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91
Privacypreserving set operations
 in Advances in Cryptology  CRYPTO 2005, LNCS
, 2005
"... In many important applications, a collection of mutually distrustful parties must perform private computation over multisets. Each party’s input to the function is his private input multiset. In order to protect these private sets, the players perform privacypreserving computation; that is, no part ..."
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Cited by 100 (0 self)
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In many important applications, a collection of mutually distrustful parties must perform private computation over multisets. Each party’s input to the function is his private input multiset. In order to protect these private sets, the players perform privacypreserving computation; that is, no party learns more information about other parties ’ private input sets than what can be deduced from the result. In this paper, we propose efficient techniques for privacypreserving operations on multisets. By employing the mathematical properties of polynomials, we build a framework of efficient, secure, and composable multiset operations: the union, intersection, and element reduction operations. We apply these techniques to a wide range of practical problems, achieving more efficient results than those of previous work.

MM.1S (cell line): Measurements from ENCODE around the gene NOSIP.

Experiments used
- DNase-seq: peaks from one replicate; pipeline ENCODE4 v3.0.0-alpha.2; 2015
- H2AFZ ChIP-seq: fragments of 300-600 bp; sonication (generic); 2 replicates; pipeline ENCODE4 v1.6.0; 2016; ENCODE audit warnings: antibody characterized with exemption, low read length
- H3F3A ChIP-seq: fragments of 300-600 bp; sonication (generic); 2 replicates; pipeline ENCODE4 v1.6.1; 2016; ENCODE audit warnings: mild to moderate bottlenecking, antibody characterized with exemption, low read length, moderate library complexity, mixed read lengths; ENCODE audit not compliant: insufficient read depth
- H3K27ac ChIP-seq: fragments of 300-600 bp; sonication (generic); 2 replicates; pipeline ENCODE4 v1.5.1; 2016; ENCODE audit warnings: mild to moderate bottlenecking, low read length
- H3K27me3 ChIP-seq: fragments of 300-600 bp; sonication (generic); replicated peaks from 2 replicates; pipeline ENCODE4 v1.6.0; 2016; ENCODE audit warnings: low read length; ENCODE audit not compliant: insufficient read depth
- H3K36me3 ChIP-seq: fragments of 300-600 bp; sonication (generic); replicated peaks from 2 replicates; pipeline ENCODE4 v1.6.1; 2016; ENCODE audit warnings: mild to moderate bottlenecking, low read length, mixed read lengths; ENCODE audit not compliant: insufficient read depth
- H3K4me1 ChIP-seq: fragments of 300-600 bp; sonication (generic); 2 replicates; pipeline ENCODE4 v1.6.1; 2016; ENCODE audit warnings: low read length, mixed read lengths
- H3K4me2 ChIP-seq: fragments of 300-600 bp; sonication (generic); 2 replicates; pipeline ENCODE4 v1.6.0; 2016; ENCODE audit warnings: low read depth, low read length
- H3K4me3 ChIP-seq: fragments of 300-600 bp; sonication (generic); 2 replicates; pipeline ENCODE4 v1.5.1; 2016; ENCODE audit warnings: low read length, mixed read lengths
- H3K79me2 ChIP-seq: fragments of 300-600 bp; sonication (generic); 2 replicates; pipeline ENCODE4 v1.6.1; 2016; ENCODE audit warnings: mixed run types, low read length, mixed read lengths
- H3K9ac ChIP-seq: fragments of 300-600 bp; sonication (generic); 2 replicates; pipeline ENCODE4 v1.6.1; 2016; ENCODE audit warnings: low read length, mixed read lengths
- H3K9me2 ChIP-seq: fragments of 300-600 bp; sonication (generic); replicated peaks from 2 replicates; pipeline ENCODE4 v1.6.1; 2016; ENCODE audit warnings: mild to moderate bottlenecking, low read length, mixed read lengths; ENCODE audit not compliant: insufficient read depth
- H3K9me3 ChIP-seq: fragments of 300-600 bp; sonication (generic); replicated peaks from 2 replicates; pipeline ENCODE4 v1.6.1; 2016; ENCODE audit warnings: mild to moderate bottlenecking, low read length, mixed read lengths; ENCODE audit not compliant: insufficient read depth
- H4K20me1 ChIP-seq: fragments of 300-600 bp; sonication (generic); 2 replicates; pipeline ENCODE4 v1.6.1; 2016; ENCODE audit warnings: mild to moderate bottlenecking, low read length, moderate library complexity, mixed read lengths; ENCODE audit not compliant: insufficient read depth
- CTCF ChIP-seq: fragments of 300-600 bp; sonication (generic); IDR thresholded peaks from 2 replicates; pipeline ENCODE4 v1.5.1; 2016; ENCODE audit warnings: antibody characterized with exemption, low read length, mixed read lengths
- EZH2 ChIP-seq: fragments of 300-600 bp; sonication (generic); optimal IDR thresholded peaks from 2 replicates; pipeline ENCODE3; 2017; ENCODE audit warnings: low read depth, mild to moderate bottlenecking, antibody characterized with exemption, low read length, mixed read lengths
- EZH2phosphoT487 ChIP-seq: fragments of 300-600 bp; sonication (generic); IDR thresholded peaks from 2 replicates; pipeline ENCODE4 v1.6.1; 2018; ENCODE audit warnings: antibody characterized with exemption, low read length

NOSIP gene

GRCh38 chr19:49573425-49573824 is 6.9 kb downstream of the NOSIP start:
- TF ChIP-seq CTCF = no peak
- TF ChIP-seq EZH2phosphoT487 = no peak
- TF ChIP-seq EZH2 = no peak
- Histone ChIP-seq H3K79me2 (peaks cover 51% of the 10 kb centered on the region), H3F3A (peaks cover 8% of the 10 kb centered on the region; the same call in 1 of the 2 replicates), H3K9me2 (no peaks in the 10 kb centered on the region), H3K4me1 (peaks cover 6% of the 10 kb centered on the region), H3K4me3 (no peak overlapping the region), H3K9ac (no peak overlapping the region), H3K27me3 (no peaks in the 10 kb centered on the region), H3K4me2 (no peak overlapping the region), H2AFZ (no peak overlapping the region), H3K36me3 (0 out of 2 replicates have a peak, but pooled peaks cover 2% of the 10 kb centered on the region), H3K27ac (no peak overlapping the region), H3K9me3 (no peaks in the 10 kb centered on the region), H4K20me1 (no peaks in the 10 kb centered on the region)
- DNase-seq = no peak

Private Circuits: Securing Hardware against Probing Attacks
 In Proceedings of CRYPTO 2003
, 2003
"... Abstract. Can you guarantee secrecy even if an adversary can eavesdrop on your brain? We consider the problem of protecting privacy in circuits, when faced with an adversary that can access a bounded number of wires in the circuit. This question is motivated by side channel attacks, which allow an a ..."
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Cited by 70 (3 self)
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Abstract. Can you guarantee secrecy even if an adversary can eavesdrop on your brain? We consider the problem of protecting privacy in circuits, when faced with an adversary that can access a bounded number of wires in the circuit. This question is motivated by side channel attacks, which allow an adversary to gain partial access to the inner workings of hardware. Recent work has shown that side channel attacks pose a serious threat to cryptosystems implemented in embedded devices. In this paper, we develop theoretical foundations for security against side channels. In particular, we propose several efficient techniques for building private circuits resisting this type of attacks. We initiate a systematic study of the complexity of such private circuits, and in contrast to most prior work in this area provide a formal threat model and give proofs of security for our constructions.